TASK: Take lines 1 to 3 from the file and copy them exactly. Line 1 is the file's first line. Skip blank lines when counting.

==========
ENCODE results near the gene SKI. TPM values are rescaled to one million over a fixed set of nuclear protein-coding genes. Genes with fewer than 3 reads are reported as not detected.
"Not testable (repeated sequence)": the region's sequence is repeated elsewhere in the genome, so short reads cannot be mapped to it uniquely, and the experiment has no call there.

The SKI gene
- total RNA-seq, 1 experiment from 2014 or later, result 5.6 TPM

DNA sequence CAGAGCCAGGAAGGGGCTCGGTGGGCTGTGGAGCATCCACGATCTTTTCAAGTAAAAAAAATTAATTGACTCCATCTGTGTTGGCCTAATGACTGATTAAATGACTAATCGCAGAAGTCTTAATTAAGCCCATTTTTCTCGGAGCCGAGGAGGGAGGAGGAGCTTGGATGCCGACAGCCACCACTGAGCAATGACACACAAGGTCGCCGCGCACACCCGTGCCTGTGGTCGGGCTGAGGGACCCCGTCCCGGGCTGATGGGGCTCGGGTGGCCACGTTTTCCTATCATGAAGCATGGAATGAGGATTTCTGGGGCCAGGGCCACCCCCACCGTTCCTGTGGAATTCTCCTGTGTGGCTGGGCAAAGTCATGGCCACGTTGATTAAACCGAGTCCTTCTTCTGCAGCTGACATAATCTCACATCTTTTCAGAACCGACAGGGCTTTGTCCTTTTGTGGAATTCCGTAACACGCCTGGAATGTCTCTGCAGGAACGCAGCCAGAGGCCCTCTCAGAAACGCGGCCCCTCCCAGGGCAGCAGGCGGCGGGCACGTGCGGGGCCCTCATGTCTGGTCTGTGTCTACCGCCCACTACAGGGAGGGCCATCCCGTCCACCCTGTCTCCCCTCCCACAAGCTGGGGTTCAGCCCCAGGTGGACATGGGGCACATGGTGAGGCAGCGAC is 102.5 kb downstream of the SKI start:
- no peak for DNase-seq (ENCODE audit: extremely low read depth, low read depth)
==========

ENCODE results near the gene SKI. TPM values are rescaled to one million over a fixed set of nuclear protein-coding genes. Genes with fewer than 3 reads are reported as not detected.
"Not testable (repeated sequence)": the region's sequence is repeated elsewhere in the genome, so short reads cannot be mapped to it uniquely, and the experiment has no call there.

The SKI gene